In addition, Perez, whose passion, whose passion for comic books, rap music and kung fu flicks easily places him in the demographic Xenon actively targets, has helped the company capitalize on the undertapped Hip-Hop market by forging relationships with urban entities like RAP PAGES and members of the Wu-Tang clique such as LA the Darkman. But forging a relationship with Wu-Tang was inevitable. The group’s (and its various solo extensions) use of sound bites on the albums Enter The 36th ChamberTicalOnly Built 4 Cuban LinxLiquid Swords and Wu-Tang Forever from several unavailable Shaw Bros.-, Ocean Shores- and Dragon Video-produced films had already created a demand that somebody had to supply. So Xenon stepped to the plate and renamed some of its titles Enter the 36th Chamber of Shaolin and Ol’ Dirty Kung Fu and began offering them as Wu-Tang Collection, Wu-Tang Collection II and 36th Chamber Collection. Combine this success with the expansion of a kung fu cinema catalog already featuring Jackie Chan, Jet Li and Chow Yun Fat, plans for a record label on top of its acquisition of Hip-Hop video mag Color N.E.W.S. (an acronym for north, east, west, south), and Xenon appears to be sitting in the driver’s seat.

But, as Housden notes, Xenon’s diversification into martial arts and other areas is just about three years old. “Xenon entered the market,” Housden emphasizes, “appealing to a general black audience.” Black classic movie titles (Emporer Jones, starring Paul Robeson; The Bronze Venus, starring Lena Horn; and several films by 1940s filmmaker Spencer Williams) and gospel performance videos (the Clark Sisters, the Winans, Five Blind Boys, Commissioned and the legendary Mahalia Jackson) still make up a significant portion of Xenon’s catalogue. In addition, historical and sports documentaries like Huey P. NewtonPrelude to Revolution, the series Story of a PeopleStride to Glory, and The Dream Team help bolster Xenon’s overall credibility with a general black audience.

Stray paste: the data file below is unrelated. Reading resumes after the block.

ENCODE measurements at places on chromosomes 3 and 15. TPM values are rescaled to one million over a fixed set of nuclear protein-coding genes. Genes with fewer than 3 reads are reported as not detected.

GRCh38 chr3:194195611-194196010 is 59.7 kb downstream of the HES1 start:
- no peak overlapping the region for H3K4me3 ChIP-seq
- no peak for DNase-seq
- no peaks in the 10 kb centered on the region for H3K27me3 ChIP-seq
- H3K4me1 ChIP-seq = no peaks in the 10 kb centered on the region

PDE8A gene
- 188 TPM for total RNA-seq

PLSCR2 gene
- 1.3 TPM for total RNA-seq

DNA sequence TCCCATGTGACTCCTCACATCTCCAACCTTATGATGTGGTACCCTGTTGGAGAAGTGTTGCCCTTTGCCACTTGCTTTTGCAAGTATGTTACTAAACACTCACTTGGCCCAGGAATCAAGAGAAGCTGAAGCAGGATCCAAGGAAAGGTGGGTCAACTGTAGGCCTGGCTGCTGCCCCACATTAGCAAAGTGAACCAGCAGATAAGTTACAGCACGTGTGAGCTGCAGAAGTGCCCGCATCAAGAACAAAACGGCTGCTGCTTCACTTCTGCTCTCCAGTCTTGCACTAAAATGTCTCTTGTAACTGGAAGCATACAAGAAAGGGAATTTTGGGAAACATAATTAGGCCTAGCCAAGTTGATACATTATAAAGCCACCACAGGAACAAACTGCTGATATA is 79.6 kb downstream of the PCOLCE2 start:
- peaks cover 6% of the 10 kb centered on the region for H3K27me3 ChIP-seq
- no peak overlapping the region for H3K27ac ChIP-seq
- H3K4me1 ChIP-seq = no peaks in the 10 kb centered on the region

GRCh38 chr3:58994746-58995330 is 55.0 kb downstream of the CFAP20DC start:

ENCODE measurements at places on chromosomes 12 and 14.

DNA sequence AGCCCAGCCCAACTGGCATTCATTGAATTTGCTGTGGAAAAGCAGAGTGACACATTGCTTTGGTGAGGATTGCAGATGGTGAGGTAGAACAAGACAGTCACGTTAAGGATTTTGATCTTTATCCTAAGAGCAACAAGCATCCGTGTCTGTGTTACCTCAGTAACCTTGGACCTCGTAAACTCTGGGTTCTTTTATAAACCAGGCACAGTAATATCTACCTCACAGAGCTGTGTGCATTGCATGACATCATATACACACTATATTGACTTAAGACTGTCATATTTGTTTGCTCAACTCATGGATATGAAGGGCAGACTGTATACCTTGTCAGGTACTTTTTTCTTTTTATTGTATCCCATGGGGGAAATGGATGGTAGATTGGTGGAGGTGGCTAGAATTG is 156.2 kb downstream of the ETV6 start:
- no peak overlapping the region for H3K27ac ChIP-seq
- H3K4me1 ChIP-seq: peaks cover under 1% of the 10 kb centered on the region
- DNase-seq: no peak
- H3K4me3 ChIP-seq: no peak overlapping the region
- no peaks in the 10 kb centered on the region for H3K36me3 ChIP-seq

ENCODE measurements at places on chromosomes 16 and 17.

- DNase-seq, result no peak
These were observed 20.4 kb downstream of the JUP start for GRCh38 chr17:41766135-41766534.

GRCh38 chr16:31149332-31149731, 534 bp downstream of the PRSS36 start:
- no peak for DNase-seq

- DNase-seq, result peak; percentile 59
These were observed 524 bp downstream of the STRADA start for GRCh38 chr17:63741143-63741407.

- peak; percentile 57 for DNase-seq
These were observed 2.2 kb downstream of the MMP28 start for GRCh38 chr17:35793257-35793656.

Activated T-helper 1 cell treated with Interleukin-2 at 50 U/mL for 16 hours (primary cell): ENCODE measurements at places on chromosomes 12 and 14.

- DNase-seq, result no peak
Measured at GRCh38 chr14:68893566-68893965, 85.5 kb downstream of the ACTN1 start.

According to Savidge, Xenon is interested in “an authentic black perspective.” But none of this, Savidge says, would be possible without the resurgence of black filmmaking. Spike Lee’s She’s Gotta Have It lit a spark that literally inspired a new generation of black filmmakers. Supporting Savidge’s observation, Housden says, “Black filmmakers have increased exponentially.” And even though Master P and others who have discovered you increased exponentially.” And even though Master P and others who have discovered you can do it yo’self are coming on strong, Xenon ain’t worried. Perez sees the success of people like Master P, whose independently produced I’m ‘Bout It shared top sales spots with Thug Immortal, as indicators of the viability of the market. “[I’m ‘Bout It] just reinforced the fact,” Perez says, “the market is hungry for entertainment that is catered toward them. They wanna see themselves up on the screen.”

Add the success of romantic breakthrough Love Jones, the film adaptation of Terry McMillan’s Waiting to Exhale and George Tillman’s Soul Food to the equation, and Xenon’s investment in the black niche market doesn’t appear to be a folly at all. The fact that Savidge is white, however, does bother some filmmakers enough not to work with him. “Generally,” says Savidge, who seems to understand their hang-ups, “a fair and honest deal wins them over.” Nonetheless, Housden still believes that “Xenon is in partnership with filmmakers,” especially as they make the giant leap toward developing, acquiring and selling films overseas, particularly with Africa and Asia.

Not straying from its roots, Xenon remains loyal to Blaxpoitation kings Melvin Van Peebles and Rudy Ray Moore. Peebles is a company shareholder, and Xenon and Rudy Ray Moore have several projects already in development. With census reports predicting sizeable black and Latino population increases as early as the year 2010 and the phenomenal success of “Wild Thing” rapper Tone Loc’s popular children’s series C-Bear and JamalXenon ain’t loosening its grip any time soon.